A 60 minute lesson in which students will explore the properties of materials and develop vocabulary to describe them.
Set up six stations with a variety of materials for students to explore. Because each station has a slightly different focus, be sure that the objects you select are suitable and try not to repeat any materials. It would also be helpful to display appropriate descriptive words from the Properties of Materials Word Wall at each station.
A variety of objects made from different materials
This lesson contains a link to an external video. Please watch the video prior to presenting this lesson to ensure that the content is appropriate for your students.
Explain to the students that you are going to play a game of ‘I Spy’, but play it a bit differently. You will say “I spy something that is….” and proceed to describe how an object in the classroom feels. Stress that students are not allowed to guess what the object is until you have used at least three descriptive words. Model a variety of adjectives when giving the clues e.g. heavy, soft, smooth, etc. Repeat this process for another object and then allow students to lead the game.
Explain to the students that during this lesson they will be rotating through a number of stations to explore the properties of materials. Review the five senses and have students predict which one(s) they feel will be used most during this activity. The main objective for these activities is to broaden student vocabulary.
Arrange students into pairs and place two pairs at each station. Let students know there may be no more than two pairs at each station at one time. Students will rotate through each of the stations. Discuss the importance of safety and cleanliness when working at the stations. Describe the requirements of each station listed below. Allow students to ask questions and/or seek clarification where necessary.
Station 1 – Students complete the Describing Materials Template while investigating various pieces of fabric, sheets of plastic, etc. (You will want to make sure to include a variety of textures at this station.) Introduce the term ‘fabric’ and draw the distinction between it and ‘material’. In this unit, the term ‘material’ will refer to anything used to make objects.
Station 2 – Students complete the Describing Materials Template while investigating a mixture of bird seed and popcorn kernels. Include tweezers and empty containers for students to practice their fine motor skills by picking up seeds and transferring them to the containers. Students need to focus on the color, shape, and texture of the seeds.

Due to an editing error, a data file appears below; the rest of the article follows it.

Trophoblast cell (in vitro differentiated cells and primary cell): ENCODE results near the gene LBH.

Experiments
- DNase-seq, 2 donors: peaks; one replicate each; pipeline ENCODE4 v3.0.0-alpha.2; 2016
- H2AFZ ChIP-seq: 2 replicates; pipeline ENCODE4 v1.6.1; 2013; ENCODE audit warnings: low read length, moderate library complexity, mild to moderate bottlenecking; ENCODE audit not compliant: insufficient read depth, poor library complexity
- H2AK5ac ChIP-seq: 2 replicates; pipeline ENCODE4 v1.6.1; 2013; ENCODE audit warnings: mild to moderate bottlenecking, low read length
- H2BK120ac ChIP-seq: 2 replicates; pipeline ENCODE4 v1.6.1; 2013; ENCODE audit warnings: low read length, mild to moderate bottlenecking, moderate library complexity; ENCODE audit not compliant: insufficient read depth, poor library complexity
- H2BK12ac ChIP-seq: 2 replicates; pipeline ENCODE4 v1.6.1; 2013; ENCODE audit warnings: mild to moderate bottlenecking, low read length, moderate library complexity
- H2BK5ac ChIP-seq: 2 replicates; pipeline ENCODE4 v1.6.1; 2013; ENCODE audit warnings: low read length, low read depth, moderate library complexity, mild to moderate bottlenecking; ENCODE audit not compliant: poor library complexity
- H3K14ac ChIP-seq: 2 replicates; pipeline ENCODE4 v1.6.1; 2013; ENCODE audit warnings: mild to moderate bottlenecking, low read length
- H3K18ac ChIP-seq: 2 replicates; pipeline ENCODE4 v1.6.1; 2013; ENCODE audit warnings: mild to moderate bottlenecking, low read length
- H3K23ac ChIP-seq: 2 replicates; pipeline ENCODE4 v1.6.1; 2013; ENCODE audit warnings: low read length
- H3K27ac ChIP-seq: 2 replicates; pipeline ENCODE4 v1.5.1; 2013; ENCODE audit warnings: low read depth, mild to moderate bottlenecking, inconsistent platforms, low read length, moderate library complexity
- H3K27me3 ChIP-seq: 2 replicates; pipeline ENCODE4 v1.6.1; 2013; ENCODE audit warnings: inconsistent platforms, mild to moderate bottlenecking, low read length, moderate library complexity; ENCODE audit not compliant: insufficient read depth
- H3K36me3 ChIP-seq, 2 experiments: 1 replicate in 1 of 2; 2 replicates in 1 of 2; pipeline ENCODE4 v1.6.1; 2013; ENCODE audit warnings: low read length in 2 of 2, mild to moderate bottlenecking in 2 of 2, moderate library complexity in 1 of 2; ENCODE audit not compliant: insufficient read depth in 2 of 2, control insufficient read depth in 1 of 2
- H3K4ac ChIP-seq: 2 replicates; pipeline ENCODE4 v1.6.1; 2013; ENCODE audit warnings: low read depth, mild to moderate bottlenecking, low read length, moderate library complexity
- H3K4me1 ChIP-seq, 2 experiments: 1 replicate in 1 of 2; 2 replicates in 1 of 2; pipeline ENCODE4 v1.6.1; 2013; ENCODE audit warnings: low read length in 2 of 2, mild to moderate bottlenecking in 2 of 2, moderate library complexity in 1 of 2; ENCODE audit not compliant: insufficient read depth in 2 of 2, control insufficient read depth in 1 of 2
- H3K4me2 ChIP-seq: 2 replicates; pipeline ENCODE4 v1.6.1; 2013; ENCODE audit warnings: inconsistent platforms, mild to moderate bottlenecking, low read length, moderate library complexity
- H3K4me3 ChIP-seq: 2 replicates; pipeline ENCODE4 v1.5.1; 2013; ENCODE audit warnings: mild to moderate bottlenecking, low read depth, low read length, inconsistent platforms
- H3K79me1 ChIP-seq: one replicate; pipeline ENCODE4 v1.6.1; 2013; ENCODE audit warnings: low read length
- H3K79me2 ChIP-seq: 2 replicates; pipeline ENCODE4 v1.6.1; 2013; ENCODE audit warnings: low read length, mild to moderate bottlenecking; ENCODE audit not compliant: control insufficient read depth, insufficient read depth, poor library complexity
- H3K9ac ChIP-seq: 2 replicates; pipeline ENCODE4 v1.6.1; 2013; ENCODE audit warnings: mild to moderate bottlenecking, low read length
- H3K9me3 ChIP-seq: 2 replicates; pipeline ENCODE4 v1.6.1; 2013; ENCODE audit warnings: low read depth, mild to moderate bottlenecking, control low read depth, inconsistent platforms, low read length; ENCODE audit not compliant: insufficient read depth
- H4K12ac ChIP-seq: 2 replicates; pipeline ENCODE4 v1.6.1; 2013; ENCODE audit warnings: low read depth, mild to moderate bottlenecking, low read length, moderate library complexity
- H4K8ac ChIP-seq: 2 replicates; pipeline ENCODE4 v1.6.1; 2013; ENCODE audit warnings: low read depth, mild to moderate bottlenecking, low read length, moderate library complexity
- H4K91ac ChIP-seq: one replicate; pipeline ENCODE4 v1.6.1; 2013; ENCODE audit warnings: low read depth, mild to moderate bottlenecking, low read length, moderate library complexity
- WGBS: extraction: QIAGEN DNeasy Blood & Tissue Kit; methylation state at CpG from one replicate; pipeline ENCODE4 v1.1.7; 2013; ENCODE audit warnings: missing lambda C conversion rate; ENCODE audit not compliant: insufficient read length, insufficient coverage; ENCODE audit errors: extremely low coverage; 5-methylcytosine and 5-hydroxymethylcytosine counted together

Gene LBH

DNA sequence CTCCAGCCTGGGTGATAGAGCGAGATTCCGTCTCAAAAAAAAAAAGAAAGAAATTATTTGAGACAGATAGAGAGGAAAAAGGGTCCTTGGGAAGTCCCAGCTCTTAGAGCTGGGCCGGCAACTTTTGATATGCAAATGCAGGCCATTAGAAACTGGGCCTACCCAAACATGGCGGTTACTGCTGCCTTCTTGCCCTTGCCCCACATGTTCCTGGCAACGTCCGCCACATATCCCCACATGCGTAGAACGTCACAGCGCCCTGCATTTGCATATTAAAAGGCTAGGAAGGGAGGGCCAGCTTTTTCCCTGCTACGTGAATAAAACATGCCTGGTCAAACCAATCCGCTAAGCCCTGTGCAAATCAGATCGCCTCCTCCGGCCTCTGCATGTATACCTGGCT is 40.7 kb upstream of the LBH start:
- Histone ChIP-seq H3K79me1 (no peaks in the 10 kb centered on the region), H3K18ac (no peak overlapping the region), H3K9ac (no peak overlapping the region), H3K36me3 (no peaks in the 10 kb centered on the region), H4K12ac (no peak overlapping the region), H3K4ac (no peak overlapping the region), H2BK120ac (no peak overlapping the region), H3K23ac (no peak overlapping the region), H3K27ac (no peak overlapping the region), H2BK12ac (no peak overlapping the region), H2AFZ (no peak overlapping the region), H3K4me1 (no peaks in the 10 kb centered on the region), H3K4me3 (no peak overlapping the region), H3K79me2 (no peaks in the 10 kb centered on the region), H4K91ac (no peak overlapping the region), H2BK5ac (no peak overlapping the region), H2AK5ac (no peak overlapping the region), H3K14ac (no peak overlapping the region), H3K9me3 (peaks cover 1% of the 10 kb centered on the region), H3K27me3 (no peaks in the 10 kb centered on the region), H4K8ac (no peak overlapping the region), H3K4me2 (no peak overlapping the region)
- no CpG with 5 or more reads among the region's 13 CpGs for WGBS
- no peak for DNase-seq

Station 3 – Students explore the flexility and elasticity of a collection of objects. Objects could include: rubber bands, springs, play-dough, aluminum foil, nylon, and other materials that stretch and return to their original shape or can be manipulated into another form. Rigid objects should also be included.
Station 4 – Students explore a variety of liquids (water, liquid soap, syrup, tomato sauce, honey, slime, etc.) that are presented in trays. A liquid sample is chosen and students predict its viscosity before touching it. Then they use two containers to pour the liquid back and forth observing its properties. This process is repeated for each of the liquids so the students may compare the viscosities. For an extension, students place cards in front of the appropriate trays indicating their viscosities. Then they place the liquids in order from least viscous to most.
Station 5 – Students investigate a collection of objects to explore durability and weight. Objects could include wool, crepe paper streamers, cardboard, metal spoons, heavy pots, etc. Encourage students to manipulate or scratch the objects to test their durability, and lift them to test their weight.
Gather the class together and invite students to share their experiences with the activities. Record any descriptive vocabulary that students use on the whiteboard. Then allow students to find these words on the Properties of Materials word wall.
Encourage more confident students to select one adjective and list as many objects as they can that have that description.
Encourage less confident students to explain their observations verbally. Make teacher notes of their comments.
Suggested Assessment Strategies
used strategic whole class or individual questioning
observed student participation during learning activities